Angie is thirteen years old when she goes missing. Next thing she knows, she’s standing outside her family home with scars on her ankles and wrists. Three whole years have passed but to Angie, she’s only been gone a few hours at most. She must get to grips with the lost time and adjust to her life as a sixteen year old but if she wants to discover what happened to her, she must confront the secrets locked in her mind.

There was a great idea in here somewhere but overall I felt a little disappointed. I’ve had a good run of novels dealing with memory loss so maybe I was holding it to a very high standard. From the moment of her return, it’s quite obvious what has happened to her; the repressed memories and scars pretty much sum it up. That she doesn’t work it out herself is a little unbelievable even if she does think she is only thirteen. Each time something new was introduced, it was so obvious what it was going to lead to.

It’s mostly told in third person but the basic writing style would have suited the first person voice of a child; even when Angie appears to grow up mentally, the style doesn’t grow with her. This did mean it was a quick and easy read but it was lacking in emotional engagement. Even if she had no memories, wouldn’t the fact that she had lost three years be distressing? That she had horrific scars and the face looking back in the mirror was older than she expected? Instead she seems rather blasé about the whole thing.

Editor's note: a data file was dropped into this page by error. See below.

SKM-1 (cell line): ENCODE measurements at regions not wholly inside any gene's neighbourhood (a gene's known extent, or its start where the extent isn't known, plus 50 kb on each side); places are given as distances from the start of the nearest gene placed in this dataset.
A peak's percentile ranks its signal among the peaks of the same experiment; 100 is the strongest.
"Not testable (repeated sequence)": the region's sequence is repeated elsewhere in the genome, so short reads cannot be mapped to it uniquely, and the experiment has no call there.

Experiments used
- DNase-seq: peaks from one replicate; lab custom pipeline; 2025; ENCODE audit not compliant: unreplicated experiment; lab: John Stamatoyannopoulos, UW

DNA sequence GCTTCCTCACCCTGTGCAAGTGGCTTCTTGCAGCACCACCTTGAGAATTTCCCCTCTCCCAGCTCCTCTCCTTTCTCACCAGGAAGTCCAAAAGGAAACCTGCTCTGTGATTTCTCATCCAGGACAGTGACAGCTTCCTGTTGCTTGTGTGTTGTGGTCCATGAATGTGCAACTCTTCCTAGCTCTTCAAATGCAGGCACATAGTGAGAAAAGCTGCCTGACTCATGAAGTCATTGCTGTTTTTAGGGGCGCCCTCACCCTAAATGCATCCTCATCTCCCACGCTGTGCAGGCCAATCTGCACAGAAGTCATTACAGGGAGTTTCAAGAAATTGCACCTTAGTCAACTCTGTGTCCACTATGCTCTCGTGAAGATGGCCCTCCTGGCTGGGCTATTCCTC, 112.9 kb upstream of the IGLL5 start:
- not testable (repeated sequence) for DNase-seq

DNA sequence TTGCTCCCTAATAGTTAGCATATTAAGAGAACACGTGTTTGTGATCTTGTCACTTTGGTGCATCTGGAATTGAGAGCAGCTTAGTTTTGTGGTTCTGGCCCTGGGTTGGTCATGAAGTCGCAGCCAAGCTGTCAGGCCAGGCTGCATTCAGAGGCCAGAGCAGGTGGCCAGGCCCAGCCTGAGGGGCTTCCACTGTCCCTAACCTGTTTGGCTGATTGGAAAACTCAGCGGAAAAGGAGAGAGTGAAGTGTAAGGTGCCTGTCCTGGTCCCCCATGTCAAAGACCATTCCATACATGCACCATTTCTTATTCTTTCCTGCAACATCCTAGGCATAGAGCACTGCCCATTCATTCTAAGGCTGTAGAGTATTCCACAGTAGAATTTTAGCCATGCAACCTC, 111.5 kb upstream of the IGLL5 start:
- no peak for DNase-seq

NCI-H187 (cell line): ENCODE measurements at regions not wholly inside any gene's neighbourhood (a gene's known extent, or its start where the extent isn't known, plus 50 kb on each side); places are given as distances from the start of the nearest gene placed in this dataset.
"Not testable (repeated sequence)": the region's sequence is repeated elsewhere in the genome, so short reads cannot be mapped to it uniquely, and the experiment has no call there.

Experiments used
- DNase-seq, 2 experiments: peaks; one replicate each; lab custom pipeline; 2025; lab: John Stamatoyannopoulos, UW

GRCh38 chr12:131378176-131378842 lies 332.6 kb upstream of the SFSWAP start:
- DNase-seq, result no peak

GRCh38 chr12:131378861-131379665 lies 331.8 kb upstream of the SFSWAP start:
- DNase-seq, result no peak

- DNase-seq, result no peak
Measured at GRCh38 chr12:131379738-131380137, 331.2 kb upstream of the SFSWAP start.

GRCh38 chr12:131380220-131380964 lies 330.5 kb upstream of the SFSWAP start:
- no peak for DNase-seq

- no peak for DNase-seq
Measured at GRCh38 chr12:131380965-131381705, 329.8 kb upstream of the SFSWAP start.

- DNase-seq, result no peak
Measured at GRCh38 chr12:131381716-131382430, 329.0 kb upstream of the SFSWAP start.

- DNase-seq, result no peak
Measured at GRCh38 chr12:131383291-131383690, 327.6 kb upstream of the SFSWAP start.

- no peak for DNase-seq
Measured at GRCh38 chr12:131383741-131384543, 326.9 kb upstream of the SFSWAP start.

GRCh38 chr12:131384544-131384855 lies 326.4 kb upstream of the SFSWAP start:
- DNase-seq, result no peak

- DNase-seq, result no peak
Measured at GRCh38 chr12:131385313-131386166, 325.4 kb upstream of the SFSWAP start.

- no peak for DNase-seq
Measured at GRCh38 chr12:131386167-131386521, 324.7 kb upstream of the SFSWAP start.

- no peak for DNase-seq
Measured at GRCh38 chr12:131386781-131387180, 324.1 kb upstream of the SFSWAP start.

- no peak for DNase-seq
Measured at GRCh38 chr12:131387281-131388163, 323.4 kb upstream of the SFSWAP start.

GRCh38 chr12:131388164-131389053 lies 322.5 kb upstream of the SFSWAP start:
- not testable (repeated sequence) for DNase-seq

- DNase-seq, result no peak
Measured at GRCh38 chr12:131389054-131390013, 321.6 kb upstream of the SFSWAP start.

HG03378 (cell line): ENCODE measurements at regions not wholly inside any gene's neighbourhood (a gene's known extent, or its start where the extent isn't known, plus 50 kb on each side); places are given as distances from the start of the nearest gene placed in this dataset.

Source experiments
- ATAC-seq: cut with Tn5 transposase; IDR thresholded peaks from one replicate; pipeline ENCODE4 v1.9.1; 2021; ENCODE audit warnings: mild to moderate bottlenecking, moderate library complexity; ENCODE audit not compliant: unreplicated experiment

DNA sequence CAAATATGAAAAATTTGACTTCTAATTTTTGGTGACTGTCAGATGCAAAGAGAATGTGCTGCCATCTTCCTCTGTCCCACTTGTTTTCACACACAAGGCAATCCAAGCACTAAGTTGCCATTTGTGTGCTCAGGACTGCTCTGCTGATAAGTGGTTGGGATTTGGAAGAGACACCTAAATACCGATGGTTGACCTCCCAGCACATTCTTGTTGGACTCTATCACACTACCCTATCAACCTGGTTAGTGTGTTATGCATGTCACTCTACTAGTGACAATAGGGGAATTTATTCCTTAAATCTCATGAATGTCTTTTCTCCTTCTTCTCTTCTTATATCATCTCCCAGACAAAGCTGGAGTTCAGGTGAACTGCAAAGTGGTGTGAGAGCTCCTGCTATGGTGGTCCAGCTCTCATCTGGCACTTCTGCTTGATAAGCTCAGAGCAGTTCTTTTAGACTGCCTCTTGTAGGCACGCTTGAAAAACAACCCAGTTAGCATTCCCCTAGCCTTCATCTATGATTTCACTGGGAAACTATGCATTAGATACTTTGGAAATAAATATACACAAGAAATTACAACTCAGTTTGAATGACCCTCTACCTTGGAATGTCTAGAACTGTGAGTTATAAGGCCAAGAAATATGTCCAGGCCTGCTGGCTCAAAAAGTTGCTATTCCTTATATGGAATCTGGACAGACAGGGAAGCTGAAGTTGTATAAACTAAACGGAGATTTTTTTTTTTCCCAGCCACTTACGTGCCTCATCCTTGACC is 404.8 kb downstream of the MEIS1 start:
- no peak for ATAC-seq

This next bit might be a bit of a spoiler, but I feel it explains what is interesting beyond the missing girl story. Angie’s memory loss is explained away by dissociative identity disorder, or what has been more popularly called multiple personality disorder, triggered by the trauma. Her other identities came out to protect her throughout her ordeal and slowly begin to reveal themselves through therapy. Exploring these characters and allowing them to reveal different aspects of her story is a fantastic idea. The changes in narrative voice were well done (again, why I thought first person throughout would have worked better) and also explains why the book starts out in second person.

The things that our minds can do are fascinating and astounding. I’d really like to read more on the subject of DID, either in well researched fiction or non-fiction. I wanted a little bit more psychology around it and I did think the doctor’s treatment sounded a bit made up. If it wasn’t, it really needed a bit more substance to back it up. I’m not sure if it is aimed at younger readers or not, which might explain the lack of more in-depth science.

Pretty Girl Thirteen is published by Harper and is now available in paperback and ebook formats. Thanks go to the publisher for providing a copy for review.

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